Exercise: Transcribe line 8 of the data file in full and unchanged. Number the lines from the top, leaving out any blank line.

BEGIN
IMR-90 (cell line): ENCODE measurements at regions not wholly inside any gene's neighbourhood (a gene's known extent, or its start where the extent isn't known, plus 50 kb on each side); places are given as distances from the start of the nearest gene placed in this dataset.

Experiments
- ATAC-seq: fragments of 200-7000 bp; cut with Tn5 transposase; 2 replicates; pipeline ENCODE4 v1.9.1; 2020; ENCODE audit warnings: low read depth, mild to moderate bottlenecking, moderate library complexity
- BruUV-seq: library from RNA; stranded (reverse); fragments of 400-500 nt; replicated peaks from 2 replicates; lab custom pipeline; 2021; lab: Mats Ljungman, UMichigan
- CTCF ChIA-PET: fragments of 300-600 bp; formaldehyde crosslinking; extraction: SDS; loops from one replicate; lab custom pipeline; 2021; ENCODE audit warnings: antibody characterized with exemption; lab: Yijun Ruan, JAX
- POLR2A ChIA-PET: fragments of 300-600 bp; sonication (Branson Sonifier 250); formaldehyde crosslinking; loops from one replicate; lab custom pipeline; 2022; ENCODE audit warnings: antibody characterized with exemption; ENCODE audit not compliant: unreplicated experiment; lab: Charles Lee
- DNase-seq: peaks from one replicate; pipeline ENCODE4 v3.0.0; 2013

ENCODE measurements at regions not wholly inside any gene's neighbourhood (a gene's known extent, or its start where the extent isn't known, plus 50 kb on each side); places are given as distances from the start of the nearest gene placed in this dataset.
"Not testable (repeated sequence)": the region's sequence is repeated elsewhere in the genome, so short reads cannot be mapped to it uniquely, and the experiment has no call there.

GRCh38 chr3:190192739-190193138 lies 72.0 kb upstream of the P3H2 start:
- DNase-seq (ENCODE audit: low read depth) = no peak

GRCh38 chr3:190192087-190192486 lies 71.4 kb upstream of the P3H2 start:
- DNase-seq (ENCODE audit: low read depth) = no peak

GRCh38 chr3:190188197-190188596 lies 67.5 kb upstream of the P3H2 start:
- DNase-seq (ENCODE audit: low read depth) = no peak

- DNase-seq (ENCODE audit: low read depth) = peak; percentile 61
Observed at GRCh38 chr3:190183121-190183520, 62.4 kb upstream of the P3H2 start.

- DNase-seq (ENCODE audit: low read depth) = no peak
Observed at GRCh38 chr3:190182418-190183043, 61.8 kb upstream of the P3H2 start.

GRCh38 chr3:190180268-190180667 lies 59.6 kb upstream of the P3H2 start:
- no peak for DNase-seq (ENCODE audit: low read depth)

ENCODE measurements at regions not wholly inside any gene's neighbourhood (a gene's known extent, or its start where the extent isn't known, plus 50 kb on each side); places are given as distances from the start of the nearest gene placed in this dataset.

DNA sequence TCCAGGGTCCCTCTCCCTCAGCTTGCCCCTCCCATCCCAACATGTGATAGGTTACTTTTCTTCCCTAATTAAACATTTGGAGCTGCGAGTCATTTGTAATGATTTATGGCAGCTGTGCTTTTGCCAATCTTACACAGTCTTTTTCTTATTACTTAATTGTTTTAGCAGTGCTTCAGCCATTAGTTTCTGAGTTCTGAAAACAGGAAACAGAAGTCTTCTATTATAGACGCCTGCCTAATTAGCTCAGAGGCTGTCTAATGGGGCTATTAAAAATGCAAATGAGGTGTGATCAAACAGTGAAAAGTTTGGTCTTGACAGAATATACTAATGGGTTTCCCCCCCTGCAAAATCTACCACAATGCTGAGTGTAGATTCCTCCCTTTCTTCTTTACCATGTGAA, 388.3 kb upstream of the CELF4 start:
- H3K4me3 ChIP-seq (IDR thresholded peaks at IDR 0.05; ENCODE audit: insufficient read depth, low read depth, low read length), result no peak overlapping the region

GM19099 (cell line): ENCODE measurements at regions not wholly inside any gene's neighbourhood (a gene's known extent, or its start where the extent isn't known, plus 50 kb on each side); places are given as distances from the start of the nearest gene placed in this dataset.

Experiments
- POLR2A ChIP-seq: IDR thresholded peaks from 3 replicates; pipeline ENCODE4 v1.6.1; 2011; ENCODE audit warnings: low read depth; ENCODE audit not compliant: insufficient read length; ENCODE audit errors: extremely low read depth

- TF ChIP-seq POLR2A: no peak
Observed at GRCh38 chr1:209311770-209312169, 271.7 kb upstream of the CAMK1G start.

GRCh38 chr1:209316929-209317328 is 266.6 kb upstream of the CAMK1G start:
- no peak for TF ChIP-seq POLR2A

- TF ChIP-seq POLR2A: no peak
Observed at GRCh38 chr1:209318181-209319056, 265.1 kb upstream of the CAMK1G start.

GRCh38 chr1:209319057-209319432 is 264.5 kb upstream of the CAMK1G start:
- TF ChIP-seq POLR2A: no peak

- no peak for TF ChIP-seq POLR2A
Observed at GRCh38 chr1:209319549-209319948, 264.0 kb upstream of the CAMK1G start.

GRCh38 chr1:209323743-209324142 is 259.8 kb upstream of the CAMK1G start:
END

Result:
ENCODE measurements at regions not wholly inside any gene's neighbourhood (a gene's known extent, or its start where the extent isn't known, plus 50 kb on each side); places are given as distances from the start of the nearest gene placed in this dataset.